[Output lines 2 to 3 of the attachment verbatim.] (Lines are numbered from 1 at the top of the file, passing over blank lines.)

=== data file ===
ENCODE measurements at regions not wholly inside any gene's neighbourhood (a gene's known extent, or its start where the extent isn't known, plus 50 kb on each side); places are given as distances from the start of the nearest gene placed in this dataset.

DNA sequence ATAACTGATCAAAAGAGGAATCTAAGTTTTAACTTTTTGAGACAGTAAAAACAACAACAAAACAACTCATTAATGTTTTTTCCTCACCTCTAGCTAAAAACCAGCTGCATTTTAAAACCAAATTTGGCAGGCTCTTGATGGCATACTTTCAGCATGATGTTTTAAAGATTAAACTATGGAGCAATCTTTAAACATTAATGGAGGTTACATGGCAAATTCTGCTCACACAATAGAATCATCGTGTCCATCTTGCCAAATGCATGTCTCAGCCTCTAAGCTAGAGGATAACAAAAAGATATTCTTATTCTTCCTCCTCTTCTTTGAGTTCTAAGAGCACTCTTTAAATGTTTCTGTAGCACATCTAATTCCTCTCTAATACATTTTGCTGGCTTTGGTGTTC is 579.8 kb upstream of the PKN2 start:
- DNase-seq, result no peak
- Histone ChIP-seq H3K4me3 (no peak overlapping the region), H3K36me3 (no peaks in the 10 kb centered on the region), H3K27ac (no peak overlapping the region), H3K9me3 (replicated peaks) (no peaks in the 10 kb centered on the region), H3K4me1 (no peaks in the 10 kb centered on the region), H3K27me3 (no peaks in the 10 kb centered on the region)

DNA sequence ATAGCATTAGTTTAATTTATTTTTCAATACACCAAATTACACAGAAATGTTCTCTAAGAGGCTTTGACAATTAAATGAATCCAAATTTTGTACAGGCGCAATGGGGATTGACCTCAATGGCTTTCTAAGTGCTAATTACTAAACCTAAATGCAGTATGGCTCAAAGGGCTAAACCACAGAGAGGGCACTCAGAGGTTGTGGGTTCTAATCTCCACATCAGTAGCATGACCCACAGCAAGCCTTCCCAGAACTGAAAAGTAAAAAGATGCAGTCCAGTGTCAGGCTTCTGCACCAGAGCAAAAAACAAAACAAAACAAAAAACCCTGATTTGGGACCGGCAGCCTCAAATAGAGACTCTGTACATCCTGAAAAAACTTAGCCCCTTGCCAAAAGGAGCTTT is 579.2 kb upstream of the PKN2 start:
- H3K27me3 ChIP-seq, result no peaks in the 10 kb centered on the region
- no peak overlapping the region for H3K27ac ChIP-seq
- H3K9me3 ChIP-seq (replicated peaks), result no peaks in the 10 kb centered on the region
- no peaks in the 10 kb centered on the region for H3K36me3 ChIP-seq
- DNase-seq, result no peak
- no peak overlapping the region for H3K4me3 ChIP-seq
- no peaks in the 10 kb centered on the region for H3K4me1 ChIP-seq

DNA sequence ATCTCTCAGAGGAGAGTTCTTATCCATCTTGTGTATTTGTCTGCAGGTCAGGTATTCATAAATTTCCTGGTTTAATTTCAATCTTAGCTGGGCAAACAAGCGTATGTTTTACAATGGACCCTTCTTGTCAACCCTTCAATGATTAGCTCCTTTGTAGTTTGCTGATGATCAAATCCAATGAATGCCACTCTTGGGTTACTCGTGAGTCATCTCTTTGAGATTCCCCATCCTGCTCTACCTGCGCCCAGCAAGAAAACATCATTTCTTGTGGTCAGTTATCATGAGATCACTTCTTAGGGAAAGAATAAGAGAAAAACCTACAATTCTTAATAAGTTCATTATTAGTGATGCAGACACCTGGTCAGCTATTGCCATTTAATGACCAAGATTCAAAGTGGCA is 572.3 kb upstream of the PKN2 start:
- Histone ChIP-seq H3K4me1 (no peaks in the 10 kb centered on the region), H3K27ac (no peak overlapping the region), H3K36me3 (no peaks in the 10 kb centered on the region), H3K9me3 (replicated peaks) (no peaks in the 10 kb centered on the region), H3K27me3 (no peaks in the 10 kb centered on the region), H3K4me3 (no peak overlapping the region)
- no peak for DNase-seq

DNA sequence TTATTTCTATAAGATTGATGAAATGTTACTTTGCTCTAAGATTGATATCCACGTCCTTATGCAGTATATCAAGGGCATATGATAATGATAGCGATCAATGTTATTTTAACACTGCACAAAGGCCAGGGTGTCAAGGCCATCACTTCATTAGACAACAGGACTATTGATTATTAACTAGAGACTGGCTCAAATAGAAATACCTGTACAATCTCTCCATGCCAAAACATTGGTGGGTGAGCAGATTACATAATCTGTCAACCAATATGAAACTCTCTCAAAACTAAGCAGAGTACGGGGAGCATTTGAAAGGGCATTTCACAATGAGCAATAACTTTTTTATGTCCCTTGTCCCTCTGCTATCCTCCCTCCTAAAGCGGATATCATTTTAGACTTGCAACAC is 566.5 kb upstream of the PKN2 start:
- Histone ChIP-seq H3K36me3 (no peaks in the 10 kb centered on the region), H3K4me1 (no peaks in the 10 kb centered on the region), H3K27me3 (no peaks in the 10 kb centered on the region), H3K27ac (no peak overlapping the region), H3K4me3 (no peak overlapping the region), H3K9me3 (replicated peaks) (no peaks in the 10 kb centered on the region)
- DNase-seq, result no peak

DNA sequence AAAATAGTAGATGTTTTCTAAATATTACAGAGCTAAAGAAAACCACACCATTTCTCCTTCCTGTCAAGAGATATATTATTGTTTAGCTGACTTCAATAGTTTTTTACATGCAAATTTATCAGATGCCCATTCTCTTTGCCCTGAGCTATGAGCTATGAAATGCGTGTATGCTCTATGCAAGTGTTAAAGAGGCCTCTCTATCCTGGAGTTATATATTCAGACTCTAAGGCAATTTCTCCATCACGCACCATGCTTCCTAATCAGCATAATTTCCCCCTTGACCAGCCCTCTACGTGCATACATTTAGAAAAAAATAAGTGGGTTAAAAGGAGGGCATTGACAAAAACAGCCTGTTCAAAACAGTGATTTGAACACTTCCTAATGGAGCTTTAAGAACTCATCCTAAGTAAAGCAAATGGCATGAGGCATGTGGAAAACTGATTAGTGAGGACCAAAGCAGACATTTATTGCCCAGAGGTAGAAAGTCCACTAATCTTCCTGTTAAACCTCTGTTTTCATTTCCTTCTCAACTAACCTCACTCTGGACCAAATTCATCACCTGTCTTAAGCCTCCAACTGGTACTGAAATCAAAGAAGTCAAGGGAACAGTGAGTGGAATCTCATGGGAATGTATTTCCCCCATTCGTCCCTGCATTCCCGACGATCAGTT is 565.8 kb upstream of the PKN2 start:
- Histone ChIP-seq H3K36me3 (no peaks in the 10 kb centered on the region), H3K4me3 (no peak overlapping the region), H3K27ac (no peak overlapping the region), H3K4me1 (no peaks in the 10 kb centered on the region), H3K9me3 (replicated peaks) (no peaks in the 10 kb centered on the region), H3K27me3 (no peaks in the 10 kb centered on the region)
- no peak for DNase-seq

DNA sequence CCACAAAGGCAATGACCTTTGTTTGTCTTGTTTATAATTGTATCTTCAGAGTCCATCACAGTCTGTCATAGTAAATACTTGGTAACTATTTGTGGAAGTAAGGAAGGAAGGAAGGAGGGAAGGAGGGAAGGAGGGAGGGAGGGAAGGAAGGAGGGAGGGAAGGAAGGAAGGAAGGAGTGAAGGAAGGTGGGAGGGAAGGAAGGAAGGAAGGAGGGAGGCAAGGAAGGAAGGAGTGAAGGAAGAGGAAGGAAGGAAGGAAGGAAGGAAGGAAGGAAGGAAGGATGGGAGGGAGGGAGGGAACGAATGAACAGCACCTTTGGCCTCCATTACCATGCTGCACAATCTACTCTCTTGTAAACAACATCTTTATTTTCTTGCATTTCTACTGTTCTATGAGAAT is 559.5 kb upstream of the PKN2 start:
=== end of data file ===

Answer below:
DNA sequence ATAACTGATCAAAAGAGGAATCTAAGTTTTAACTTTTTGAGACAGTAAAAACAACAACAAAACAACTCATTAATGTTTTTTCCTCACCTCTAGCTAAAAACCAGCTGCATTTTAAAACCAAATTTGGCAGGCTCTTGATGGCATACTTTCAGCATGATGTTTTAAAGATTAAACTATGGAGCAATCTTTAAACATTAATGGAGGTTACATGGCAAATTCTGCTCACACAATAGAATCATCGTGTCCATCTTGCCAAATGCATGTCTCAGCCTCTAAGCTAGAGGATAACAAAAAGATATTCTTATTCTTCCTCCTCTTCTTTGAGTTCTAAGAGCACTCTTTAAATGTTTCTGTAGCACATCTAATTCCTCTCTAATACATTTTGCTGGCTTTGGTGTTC is 579.8 kb upstream of the PKN2 start:
- DNase-seq, result no peak